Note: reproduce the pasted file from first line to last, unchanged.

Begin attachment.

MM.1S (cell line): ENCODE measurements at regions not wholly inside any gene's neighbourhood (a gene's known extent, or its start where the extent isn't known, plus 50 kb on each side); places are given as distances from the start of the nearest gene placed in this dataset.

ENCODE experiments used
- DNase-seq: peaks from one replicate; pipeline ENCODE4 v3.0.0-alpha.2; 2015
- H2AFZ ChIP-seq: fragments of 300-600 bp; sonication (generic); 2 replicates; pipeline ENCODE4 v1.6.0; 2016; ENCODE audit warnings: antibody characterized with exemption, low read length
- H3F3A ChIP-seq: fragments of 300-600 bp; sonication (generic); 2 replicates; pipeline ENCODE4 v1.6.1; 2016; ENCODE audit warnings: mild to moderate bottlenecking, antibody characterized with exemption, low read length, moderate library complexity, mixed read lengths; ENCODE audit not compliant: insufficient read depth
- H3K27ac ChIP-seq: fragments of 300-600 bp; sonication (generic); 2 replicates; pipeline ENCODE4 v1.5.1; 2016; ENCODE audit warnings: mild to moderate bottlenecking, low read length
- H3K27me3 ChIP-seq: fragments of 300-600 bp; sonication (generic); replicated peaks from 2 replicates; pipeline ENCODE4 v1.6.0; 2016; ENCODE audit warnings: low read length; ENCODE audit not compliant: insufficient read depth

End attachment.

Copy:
MM.1S (cell line): ENCODE measurements at regions not wholly inside any gene's neighbourhood (a gene's known extent, or its start where the extent isn't known, plus 50 kb on each side); places are given as distances from the start of the nearest gene placed in this dataset.

ENCODE experiments used
- DNase-seq: peaks from one replicate; pipeline ENCODE4 v3.0.0-alpha.2; 2015
- H2AFZ ChIP-seq: fragments of 300-600 bp; sonication (generic); 2 replicates; pipeline ENCODE4 v1.6.0; 2016; ENCODE audit warnings: antibody characterized with exemption, low read length
- H3F3A ChIP-seq: fragments of 300-600 bp; sonication (generic); 2 replicates; pipeline ENCODE4 v1.6.1; 2016; ENCODE audit warnings: mild to moderate bottlenecking, antibody characterized with exemption, low read length, moderate library complexity, mixed read lengths; ENCODE audit not compliant: insufficient read depth
- H3K27ac ChIP-seq: fragments of 300-600 bp; sonication (generic); 2 replicates; pipeline ENCODE4 v1.5.1; 2016; ENCODE audit warnings: mild to moderate bottlenecking, low read length
- H3K27me3 ChIP-seq: fragments of 300-600 bp; sonication (generic); replicated peaks from 2 replicates; pipeline ENCODE4 v1.6.0; 2016; ENCODE audit warnings: low read length; ENCODE audit not compliant: insufficient read depth